The genesis of the big boys’ club within the royal Solomon Islands police
By Alfred Sasako
NO one could say for certain when the alleged “Big Boys’ Club” operating within the Royal Solomon Islands Police had actually started. The best guess is that it began towards the end of the 90s, 1997 to 1998 to be exact.
At the time British national Frank Short had just assumed the post of Commissioner of Police.
Mr Short’s appointment as an expatriate police commissioner was resented by most, if not all, of the senior police executive at the time because each of them had put in a bid for the top job themselves and, when their applications failed to materialise, they in turn asked the government for early retirement in the scheme then being considered by the Mamaloni administration.
When Mamaloni lost the 1997 general and the SIAC government assumed office, the early retirement scheme was abandoned and, according to the book Mr Short subsequently wrote about his time in leading the police service, (a book entitled ‘Policing a Clash of Cultures’ and available on Amazon Kindle’s book shelf), Mr Short had to work extremely hard to encourage and motivate his senior executive personnel to gain their active support.
He succeeded by displaying strong, caring leadership and helped by the chance of studying community policing methods in both Singapore and Japan which Mr Short personally arranged after making a personal visit to the Commissioner of the Singapore Police Force.
When the level of internal strife was beginning to pick up in late 1998 and later affecting just about every sector in the country the very top of the police executive were divided in their loyalties and some wanted the Commissioner to turn over police arms and ammunition to certain elements in the community, but Mr Short flatly rejected such moves and even went so far to have the police armoury strengthened and security controls tightened.
The internal strife boiled over and is now known as the Ethnic Tension but its beginnings were accurately predicted by Mr Short and early security intelligence reports given to the SIAC government and to regional governments.
In the 1997-98 period news also broke (also reported in Mr Short’s book) that senior members of the Royal Solomon Islands Police borrowed large amounts of money from the Police Club’s Credit Union without repaying their loans. Those with outstanding loans were members of the top echelon, otherwise known as the executive members of the Royal Solomon Islands Police.
(Frank refused to include the word “Force” in the Royal Solomon Islands Police, arguing it did not give a good image of a friendly policing regime).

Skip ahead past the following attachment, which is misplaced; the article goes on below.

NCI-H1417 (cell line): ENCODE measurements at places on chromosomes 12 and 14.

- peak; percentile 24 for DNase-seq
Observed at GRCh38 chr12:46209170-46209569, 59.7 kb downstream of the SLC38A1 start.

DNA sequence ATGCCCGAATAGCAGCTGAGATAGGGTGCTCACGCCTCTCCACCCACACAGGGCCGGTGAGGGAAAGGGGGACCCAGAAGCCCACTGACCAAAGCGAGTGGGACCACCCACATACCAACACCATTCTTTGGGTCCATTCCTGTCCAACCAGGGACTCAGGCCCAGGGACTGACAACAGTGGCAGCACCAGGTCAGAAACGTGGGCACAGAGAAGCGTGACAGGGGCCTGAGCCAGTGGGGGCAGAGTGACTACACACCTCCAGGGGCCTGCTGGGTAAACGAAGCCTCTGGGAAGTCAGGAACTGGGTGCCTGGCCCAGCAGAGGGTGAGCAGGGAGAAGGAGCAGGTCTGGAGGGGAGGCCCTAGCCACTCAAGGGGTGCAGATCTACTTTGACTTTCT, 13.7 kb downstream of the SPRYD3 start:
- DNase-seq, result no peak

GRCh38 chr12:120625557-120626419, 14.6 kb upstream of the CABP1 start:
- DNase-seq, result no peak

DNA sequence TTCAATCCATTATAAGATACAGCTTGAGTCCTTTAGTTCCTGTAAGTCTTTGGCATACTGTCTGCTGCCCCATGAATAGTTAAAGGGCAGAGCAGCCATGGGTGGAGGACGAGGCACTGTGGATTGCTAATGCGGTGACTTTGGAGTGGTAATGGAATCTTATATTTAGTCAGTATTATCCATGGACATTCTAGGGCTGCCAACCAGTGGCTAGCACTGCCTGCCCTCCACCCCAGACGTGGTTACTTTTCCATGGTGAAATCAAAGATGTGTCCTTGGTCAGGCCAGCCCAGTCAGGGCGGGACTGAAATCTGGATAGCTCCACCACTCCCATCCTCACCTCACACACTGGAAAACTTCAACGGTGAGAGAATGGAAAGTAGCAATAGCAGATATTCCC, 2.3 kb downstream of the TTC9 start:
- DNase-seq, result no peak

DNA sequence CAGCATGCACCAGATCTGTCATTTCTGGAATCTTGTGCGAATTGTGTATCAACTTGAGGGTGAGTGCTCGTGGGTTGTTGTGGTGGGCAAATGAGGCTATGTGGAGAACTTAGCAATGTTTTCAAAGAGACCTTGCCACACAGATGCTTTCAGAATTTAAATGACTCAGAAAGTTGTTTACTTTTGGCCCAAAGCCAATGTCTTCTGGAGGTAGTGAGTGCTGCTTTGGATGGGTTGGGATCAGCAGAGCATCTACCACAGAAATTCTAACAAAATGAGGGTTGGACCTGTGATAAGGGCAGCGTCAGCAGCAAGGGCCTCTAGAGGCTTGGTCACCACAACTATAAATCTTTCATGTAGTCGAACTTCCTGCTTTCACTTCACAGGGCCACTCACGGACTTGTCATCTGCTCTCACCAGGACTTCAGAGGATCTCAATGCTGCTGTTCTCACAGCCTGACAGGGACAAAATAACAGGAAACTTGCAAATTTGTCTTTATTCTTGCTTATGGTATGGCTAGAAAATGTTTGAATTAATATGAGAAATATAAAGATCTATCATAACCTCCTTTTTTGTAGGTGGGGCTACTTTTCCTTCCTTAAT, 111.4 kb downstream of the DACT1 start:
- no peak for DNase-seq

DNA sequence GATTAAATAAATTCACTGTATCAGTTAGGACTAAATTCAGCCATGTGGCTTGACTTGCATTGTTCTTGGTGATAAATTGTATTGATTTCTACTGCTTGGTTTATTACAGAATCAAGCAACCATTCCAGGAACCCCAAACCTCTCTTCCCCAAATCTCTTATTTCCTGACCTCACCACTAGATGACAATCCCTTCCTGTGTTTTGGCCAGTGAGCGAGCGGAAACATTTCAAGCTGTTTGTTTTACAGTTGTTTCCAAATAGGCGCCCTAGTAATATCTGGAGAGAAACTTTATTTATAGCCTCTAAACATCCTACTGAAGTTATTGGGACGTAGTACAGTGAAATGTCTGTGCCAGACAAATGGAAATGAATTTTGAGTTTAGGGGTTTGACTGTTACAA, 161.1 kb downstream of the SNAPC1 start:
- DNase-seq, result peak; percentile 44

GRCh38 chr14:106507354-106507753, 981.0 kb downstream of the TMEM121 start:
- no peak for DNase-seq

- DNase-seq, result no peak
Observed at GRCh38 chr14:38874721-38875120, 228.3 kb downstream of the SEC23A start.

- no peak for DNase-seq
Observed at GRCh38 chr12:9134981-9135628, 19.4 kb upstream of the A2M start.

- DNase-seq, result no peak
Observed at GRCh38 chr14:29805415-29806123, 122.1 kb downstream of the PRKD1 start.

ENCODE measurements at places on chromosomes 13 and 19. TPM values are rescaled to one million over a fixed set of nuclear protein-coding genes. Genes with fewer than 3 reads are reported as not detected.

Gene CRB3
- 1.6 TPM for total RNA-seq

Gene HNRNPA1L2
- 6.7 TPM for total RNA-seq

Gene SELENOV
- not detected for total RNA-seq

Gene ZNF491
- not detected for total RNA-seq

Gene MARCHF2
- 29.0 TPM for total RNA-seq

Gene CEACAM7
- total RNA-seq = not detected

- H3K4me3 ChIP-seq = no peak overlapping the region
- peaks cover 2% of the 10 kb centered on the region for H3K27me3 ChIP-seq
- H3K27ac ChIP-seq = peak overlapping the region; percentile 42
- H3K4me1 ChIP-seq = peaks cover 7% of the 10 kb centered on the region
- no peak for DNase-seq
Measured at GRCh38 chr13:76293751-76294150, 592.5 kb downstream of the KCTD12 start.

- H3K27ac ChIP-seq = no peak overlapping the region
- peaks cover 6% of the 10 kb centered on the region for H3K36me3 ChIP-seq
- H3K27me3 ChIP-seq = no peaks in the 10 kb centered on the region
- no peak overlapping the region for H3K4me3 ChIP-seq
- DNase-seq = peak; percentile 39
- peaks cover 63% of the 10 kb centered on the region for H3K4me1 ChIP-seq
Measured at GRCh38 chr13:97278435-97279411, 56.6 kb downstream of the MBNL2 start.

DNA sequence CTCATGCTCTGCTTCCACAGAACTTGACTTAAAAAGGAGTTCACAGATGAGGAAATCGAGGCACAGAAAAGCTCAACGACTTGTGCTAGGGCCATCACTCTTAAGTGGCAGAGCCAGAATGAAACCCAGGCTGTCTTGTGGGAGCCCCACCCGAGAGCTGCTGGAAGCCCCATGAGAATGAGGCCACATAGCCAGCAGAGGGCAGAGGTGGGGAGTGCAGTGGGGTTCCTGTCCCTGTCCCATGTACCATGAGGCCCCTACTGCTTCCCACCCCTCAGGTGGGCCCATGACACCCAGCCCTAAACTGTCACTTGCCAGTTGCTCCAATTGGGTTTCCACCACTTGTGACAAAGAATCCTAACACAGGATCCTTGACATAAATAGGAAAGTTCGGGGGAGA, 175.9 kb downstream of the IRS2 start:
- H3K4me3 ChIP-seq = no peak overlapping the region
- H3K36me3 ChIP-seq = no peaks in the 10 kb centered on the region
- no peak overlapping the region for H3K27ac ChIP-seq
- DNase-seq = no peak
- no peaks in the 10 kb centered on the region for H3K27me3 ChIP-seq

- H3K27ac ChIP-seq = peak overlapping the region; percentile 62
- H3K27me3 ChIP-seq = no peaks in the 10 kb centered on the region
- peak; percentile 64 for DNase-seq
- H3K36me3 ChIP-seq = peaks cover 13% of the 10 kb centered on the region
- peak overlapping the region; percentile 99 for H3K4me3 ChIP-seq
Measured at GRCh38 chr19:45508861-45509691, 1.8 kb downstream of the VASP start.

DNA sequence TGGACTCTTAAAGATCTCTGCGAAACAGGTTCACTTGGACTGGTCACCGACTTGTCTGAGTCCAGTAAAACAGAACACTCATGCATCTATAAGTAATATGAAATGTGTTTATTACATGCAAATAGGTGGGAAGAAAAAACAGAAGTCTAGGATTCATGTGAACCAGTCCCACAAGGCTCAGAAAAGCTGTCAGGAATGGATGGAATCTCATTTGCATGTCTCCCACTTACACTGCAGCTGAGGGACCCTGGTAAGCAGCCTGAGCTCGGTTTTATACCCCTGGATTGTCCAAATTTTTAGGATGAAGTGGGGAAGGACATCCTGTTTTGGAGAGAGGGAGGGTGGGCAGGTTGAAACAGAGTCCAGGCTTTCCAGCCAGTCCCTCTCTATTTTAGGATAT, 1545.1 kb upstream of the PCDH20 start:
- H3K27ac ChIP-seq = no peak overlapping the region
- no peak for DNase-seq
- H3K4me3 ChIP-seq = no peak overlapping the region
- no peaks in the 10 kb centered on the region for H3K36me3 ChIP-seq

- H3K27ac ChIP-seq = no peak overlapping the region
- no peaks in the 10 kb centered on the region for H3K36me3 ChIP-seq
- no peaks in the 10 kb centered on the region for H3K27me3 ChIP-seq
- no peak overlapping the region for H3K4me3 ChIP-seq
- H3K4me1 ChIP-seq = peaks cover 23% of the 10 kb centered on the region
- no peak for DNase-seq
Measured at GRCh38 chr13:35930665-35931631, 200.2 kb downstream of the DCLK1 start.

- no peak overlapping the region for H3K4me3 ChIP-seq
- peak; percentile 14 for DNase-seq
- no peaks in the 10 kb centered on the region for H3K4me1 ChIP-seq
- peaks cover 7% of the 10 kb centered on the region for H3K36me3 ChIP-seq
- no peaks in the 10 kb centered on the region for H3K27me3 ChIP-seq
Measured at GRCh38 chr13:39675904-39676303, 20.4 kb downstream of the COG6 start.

The discovery of outstanding loans and Police Commissioner Short’s application of strict but fair discipline created a further rift between the Commissioner and his senior staff because Mr Short demanded the outstanding loans be repaid before he would sanction the promotion of those with outstanding money belonging to the Police Credit Union.
“I could trust very few of my senior staff with the exception of the Director of the Special Branch,” Mr Short said earlier this week.
“In my time I maintained strict, but fair discipline and had a policy of interdicting anyone from duty on half pay if charged with a criminal charge by a court. The interdiction was only lifted and salary restored if acquitted, but even then some faced internal disciplinary action,” he said.
It would seem that disgruntled senior police officers took advantage of the situation during Mr Short’s time in office to “gang up” against him. The chaos of the Ethnic Tension and the disbanding of the Special Branch in 2004 only gave rise to consolidating the Big Boys’ Club and its activities.
Very few of the police commissioners who occupied the Royal Solomon Islands Police Force (RSIPF) top post since Frank Short’s departure were aware of the existence of the Big Boys’ Club.
It was in early December last year (2017) that a former senior police officer confirmed the existence of the Big Boys’ Club, saying it was operating without the knowledge of the incumbent Mathew Varley.
Three other senior officers have since come forward to confirm the existence of the Big Boys Club, which they said operates in two areas – promotions and ignoring serious cases against Club members.
These officers said the existence of the Club has given rise to favouritism and nepotism within the Royal Solomon Islands Police Force (RSIPF).
Police Commissioner Varley has denied both the existence of the Big Boys’ Club and allegation of unfair treatment of police officers in terms of applying discipline and promotion.
In an exclusive interview with Island Sun over the Christmas/New Year break, a senior police officer fighting his interdiction told of a sergeant who allegedly hit an elderly man in an early morning road accident in Noro.
“It was early one Saturday morning when the accident occurred. The old man spent several months in hospital, but the sergeant was never charged, let alone suspended from duty.
“Today, the man has been promoted to the rank of an Inspector,” the officer, speaking on condition of anonymity, said.
“He is still in the RSIPF, enjoying everything,” he said.
“There’s another case involving a sergeant in Gizo in 2012. This sergeant hit a school boy with a police baton on the head,” alleging the boy is now paralysed.
“But instead of charging him, the sergeant was retired. I believe this is wrong. Both men should face the consequences of the law for their actions.”